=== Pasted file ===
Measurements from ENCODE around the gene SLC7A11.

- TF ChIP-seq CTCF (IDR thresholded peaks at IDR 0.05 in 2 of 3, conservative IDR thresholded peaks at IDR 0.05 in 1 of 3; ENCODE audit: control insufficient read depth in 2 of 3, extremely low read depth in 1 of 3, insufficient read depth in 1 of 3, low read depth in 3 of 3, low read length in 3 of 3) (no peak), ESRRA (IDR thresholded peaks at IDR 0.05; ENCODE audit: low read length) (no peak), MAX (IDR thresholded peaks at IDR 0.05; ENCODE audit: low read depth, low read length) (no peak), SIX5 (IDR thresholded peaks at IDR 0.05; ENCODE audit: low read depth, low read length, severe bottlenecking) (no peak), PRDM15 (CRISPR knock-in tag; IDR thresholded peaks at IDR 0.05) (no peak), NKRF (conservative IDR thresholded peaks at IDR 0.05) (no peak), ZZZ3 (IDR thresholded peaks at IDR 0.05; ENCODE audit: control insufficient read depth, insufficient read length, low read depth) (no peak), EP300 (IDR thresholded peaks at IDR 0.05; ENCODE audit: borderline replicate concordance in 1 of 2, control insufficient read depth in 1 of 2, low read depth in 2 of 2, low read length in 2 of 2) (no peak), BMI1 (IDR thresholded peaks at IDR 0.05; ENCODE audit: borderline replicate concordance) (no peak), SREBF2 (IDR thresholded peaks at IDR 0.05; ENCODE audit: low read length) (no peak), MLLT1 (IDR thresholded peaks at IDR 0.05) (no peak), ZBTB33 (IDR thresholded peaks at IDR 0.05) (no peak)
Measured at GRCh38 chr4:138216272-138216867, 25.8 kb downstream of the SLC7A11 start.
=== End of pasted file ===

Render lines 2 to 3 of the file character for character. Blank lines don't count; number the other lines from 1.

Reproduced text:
- TF ChIP-seq CTCF (IDR thresholded peaks at IDR 0.05 in 2 of 3, conservative IDR thresholded peaks at IDR 0.05 in 1 of 3; ENCODE audit: control insufficient read depth in 2 of 3, extremely low read depth in 1 of 3, insufficient read depth in 1 of 3, low read depth in 3 of 3, low read length in 3 of 3) (no peak), ESRRA (IDR thresholded peaks at IDR 0.05; ENCODE audit: low read length) (no peak), MAX (IDR thresholded peaks at IDR 0.05; ENCODE audit: low read depth, low read length) (no peak), SIX5 (IDR thresholded peaks at IDR 0.05; ENCODE audit: low read depth, low read length, severe bottlenecking) (no peak), PRDM15 (CRISPR knock-in tag; IDR thresholded peaks at IDR 0.05) (no peak), NKRF (conservative IDR thresholded peaks at IDR 0.05) (no peak), ZZZ3 (IDR thresholded peaks at IDR 0.05; ENCODE audit: control insufficient read depth, insufficient read length, low read depth) (no peak), EP300 (IDR thresholded peaks at IDR 0.05; ENCODE audit: borderline replicate concordance in 1 of 2, control insufficient read depth in 1 of 2, low read depth in 2 of 2, low read length in 2 of 2) (no peak), BMI1 (IDR thresholded peaks at IDR 0.05; ENCODE audit: borderline replicate concordance) (no peak), SREBF2 (IDR thresholded peaks at IDR 0.05; ENCODE audit: low read length) (no peak), MLLT1 (IDR thresholded peaks at IDR 0.05) (no peak), ZBTB33 (IDR thresholded peaks at IDR 0.05) (no peak)
Measured at GRCh38 chr4:138216272-138216867, 25.8 kb downstream of the SLC7A11 start.